NAC slides into bobsledding history | ParkRecord.com
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NAC slides into bobsledding history

Adia Waldburger, of the Record staff

Even with all of the American victories this weekend at the

International Bobsleigh and Toboggan Federation (FIBT) Bobsled and Skeleton World Cup at the Utah Olympic Park (UOP), the most historic feat took place before the competition even began.

For the first time, a two-man disabled bobsled foreran a World Cup Bobsled event.

The National Ability Center’s (NAC) Aaron Laningham and brakeman Matt Profitt drove their way into the history books all weekend long, culminating with a special reception in honor of the occasion before forerunning the four-man event. On hand were sled designer and former NASCAR driver Geoff Bodine and NAC chief executive officer and co-founder Meeche White, as well as countless people that helped the dream finally become a reality.

"It feels great," White said. "I feel proud of how many communities came together to make it happen and we are so excited. This is something I’ve wanted to see since the Park opened."

White said the dream became a reality thanks to many people within and outside of the sport working hard to make it happen.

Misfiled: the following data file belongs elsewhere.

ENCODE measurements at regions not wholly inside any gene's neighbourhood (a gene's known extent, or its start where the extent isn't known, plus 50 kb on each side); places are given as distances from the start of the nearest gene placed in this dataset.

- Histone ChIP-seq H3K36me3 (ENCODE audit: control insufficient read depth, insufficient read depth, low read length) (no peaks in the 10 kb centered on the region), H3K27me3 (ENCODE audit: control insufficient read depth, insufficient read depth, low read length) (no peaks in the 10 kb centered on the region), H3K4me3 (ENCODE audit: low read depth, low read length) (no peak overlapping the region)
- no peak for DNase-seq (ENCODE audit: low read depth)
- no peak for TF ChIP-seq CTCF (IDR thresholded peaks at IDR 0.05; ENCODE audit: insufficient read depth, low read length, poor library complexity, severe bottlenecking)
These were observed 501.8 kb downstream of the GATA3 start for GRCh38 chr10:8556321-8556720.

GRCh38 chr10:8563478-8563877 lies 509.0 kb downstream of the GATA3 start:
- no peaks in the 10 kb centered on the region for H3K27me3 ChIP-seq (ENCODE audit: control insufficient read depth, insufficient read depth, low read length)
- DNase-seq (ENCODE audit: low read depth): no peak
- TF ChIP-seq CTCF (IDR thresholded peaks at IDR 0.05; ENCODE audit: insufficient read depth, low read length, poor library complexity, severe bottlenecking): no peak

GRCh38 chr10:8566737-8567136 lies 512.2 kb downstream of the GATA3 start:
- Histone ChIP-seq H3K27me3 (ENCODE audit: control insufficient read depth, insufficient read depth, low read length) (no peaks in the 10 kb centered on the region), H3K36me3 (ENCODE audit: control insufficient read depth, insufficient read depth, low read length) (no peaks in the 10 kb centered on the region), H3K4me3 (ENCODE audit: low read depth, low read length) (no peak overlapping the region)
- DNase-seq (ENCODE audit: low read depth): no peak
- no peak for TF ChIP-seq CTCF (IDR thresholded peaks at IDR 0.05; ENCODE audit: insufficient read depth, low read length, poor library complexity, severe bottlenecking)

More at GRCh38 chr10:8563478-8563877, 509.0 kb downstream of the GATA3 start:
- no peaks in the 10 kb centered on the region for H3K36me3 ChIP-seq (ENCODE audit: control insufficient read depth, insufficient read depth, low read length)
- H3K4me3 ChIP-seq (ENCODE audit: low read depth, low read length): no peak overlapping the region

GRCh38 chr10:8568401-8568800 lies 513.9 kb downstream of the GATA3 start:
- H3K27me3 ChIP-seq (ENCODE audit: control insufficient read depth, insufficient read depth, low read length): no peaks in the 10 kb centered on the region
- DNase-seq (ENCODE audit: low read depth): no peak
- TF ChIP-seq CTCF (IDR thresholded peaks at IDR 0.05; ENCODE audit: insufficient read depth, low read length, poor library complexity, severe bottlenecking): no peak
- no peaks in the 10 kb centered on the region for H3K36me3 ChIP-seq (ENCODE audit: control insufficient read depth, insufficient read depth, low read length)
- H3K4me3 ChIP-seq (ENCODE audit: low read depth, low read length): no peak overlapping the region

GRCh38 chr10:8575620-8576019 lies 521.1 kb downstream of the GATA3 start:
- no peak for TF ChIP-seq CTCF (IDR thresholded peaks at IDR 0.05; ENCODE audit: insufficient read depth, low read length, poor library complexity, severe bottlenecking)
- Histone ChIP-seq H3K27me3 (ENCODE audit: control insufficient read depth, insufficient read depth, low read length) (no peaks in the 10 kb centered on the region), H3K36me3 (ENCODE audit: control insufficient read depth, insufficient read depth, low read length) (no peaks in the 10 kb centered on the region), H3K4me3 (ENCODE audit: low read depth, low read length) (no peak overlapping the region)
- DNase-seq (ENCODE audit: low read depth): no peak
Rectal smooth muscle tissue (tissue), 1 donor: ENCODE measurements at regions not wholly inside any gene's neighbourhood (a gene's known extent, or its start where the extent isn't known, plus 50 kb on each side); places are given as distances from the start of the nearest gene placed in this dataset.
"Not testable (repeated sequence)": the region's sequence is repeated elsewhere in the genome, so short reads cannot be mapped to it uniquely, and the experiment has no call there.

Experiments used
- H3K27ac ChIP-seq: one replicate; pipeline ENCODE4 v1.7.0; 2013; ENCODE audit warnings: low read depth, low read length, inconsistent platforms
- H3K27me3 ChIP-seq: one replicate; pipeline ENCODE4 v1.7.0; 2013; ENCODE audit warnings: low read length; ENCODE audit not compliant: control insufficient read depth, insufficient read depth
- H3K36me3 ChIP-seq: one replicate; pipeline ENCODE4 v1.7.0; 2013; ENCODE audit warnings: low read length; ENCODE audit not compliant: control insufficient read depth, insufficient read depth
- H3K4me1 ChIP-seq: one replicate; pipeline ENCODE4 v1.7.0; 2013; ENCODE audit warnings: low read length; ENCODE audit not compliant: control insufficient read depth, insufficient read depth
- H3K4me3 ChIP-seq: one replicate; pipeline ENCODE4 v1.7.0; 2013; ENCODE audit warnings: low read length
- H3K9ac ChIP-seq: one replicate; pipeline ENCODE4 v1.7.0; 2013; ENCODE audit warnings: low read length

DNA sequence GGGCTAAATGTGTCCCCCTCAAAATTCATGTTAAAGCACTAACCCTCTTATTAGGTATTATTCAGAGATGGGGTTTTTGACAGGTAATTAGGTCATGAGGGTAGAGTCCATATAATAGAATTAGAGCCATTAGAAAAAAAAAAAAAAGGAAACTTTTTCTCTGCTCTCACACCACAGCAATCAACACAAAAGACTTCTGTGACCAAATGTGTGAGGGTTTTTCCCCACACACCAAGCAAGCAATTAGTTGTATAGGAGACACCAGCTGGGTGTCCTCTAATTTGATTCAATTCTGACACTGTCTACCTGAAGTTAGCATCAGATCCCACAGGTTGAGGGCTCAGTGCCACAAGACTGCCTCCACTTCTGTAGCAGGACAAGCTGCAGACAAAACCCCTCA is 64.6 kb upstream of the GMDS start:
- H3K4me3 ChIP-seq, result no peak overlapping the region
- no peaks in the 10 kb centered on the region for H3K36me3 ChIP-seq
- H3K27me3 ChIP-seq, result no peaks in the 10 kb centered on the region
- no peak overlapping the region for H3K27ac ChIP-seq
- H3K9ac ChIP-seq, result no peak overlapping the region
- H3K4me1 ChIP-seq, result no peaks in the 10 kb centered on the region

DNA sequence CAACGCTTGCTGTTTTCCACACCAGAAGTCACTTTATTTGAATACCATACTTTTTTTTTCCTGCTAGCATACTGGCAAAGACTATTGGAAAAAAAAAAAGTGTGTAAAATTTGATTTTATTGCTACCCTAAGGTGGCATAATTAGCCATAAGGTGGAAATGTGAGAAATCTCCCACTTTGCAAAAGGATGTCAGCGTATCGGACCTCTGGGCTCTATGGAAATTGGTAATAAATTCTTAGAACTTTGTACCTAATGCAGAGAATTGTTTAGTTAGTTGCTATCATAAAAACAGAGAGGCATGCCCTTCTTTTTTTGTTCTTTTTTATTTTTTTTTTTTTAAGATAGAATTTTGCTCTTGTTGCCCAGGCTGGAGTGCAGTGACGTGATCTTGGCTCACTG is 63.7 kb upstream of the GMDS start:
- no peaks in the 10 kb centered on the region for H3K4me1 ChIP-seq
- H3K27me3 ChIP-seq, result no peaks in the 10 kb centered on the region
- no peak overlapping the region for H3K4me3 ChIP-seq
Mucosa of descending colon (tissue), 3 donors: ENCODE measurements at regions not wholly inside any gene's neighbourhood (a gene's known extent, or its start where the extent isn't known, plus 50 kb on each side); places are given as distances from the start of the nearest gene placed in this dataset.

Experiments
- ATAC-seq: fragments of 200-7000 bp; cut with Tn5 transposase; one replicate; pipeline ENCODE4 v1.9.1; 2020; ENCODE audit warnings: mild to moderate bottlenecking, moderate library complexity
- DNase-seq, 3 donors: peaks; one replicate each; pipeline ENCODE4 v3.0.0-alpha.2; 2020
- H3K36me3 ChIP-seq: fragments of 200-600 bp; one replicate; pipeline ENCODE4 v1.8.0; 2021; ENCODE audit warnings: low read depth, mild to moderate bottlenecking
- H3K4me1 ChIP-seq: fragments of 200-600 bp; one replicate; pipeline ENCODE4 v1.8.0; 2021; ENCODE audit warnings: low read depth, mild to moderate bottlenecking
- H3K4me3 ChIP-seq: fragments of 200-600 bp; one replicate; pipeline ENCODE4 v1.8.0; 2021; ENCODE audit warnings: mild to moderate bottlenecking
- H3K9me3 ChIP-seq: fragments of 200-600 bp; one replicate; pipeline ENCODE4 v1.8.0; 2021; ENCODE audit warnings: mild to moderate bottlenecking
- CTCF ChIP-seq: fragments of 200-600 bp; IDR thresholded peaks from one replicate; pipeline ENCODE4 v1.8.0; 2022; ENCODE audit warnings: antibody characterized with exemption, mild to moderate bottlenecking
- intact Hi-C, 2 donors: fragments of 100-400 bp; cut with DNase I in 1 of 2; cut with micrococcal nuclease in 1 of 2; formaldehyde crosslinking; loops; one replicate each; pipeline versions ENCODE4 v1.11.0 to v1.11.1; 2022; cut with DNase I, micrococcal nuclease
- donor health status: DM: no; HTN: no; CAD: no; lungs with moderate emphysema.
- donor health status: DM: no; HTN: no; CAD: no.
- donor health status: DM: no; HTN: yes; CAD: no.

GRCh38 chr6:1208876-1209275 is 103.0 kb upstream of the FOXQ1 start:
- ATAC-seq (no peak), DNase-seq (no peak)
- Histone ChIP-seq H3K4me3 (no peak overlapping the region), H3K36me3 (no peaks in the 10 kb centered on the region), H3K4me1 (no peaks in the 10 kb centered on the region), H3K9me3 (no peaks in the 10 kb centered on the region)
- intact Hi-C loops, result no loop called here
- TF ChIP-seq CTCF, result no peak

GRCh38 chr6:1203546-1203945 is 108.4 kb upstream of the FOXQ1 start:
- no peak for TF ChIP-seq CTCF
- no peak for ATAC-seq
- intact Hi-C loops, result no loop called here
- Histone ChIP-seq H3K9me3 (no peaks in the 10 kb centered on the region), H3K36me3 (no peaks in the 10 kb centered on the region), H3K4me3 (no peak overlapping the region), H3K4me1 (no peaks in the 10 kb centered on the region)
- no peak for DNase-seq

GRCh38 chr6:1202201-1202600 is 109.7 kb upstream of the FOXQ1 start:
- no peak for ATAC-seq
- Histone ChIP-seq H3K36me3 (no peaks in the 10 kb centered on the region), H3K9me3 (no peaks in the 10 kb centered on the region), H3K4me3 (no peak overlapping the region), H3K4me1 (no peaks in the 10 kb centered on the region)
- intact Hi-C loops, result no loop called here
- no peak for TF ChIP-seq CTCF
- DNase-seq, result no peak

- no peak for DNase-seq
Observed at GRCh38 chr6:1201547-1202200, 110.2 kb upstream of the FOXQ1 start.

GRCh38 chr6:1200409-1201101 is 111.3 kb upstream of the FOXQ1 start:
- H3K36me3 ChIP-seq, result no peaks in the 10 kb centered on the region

"All the representatives of bobsled were supportive," White said. "We are so appreciative to the staff of the Olympic Park, because everyone went out of their way to make it happen for us."

For Laningham, the driver, the experience was almost surreal.

"We’re not used to having anyone up here. To have a bunch of people up here cheering is neat," Laningham said. "The World Cup is the best racers in the world and to just have the opportunity at the same time they’re here…"

Proffit agreed.

"Just the whole thing," Profitt said. "The crowd is a big part of it the other athletes, the other countries."

The duo has been practicing for months together and finished just a few seconds over that of some America’s Cup drivers. Profitt, an amputee, says that pushing using his prosthetic foot has not made a big difference in his abilities as compared to those of able-bodied brakeman. In fact, he prides himself that, unlike his able-bodied counterparts, he gets no help from his driver who only has use of his arms, and must push all 180 pounds out of the starting area.

The two count about 35 runs together on the Park City track and hope to travel to Calgary to help spread the disabled bobsled fever to another country. Seven countries need to be able to compete in the sport to make a bid for it to one day become a Paralympic sport.

For a speed junkie like Laningham, who used to race motorcycles, the thought of continuing to advance the sport is thrilling.

"I’m looking forward to a different track," Laningham said. "I’m a racer from before, so I’m anticipating going somewhere else."

The NAC is waiting to hear if they can compete with the able-bodied racers in the America’s Cup competition this week at the UOP.


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